Asparagus farmers crushed for decades by a flood of South American imports have begun to expand production again in the hope that healthy eating trends and demand for homegrown vegetables will help bolster prices and sales of their stalks.
LeBron James is losing a bunch of weight this summer. He lost a reported 10 pounds in the first few weeks of the summer, and shocked the NBA world when he posted of photo on Instagram looking downright skinny.
Hello 2014! It's time to shake off the holiday cookie crumbs and start eating healthy again. Fortunately, the new year brings a great selection of tasty, yet nutritious foods that may have flown under our radar in the past, but are now ready to make a big splash. 1. Cauliflower.
Doctors and other medical professionals have long claimed there's no such thing as a hangover cure, but a study from 2009 suggests that the vitamins and minerals in green vegetables like asparagus could mediate the toxicity that alcohol inflicts on your liver during a night of drinking. Supposedly this is an old wives tale (I've never heard it though).
Could fresh produce be a sort of vaccine against impotence?
A new Canadian study suggests that men with diabetes are less likely to have erectile dysfunction (ED) if they eat plenty of fruit and vegetables, and the beneficial effect seems to increase with each serving they consume.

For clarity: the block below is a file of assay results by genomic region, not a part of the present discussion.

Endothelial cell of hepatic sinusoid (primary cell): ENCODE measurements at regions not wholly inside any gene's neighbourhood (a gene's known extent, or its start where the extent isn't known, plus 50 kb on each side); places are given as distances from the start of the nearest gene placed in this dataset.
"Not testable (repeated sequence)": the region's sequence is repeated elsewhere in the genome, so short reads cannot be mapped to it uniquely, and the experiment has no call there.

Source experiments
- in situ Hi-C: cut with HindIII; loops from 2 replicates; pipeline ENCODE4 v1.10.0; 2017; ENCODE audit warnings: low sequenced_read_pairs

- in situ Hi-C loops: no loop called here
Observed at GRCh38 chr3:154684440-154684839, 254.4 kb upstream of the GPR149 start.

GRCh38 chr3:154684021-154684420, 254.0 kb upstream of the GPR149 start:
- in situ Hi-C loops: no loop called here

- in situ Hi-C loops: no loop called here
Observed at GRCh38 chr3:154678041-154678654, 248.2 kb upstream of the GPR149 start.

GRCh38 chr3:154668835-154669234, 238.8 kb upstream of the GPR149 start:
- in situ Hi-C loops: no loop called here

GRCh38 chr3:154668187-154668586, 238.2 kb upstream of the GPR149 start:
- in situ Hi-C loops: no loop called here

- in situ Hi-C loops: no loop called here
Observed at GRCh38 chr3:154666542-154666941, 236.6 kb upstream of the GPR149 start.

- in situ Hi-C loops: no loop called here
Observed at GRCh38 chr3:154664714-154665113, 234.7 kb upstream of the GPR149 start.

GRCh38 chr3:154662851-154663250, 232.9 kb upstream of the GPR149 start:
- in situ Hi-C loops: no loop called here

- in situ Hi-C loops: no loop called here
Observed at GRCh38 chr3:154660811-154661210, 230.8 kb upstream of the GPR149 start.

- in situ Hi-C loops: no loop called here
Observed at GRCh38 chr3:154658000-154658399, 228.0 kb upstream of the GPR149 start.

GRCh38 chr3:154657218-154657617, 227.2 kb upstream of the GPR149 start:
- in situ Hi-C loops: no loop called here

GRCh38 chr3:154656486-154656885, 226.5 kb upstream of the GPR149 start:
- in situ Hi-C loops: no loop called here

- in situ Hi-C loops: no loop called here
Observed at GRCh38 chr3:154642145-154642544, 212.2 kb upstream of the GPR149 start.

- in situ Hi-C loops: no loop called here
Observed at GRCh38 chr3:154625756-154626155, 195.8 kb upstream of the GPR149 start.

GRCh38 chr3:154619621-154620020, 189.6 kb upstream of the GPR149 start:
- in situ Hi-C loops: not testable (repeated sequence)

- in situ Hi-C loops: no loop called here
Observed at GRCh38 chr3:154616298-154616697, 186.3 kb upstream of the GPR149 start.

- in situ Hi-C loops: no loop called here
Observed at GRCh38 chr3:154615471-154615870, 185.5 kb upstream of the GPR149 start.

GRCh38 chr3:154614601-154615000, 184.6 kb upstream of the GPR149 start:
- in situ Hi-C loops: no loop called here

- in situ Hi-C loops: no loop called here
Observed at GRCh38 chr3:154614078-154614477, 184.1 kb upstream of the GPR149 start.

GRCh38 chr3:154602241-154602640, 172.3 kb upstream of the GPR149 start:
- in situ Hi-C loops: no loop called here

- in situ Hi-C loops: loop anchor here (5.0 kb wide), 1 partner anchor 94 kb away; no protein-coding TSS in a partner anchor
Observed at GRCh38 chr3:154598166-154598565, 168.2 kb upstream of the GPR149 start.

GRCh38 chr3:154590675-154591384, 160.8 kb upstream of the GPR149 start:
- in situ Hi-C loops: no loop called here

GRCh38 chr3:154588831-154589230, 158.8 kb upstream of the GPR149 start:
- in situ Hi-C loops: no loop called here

It is even possible that vitamins, amino acids and other nutrients in the foods aid men in getting an erection, say the Public Health Agency of Canada researchers behind the “unique” study.
Every few years, another diet seems to be all the rage. Food fads come and go every day. Go ahead, try to follow all of the advice that has proliferated: eat low fat, cut out all sugar, eat like a caveman, become a vegan, cut out gluten, go dairy-free, measure glycemic index, etc. You'd be left with nothing but water — and maybe spinach. Most diets allow spinach.
Eating strongly coloured vegetables and fruit such as carrots and plums makes people more attractive, according to a new British study.Researchers at St Andrews and Bristol universities studied the relationship between skin colour and attractiveness, and found people with a yellow skin hue were perceived as particularly healthy and attractive, the Grocer magazine reported.They also established for the first time that yellow pigments, or carotenoids, from certain fruit and vegetables played a key role in producing yellowness in skin.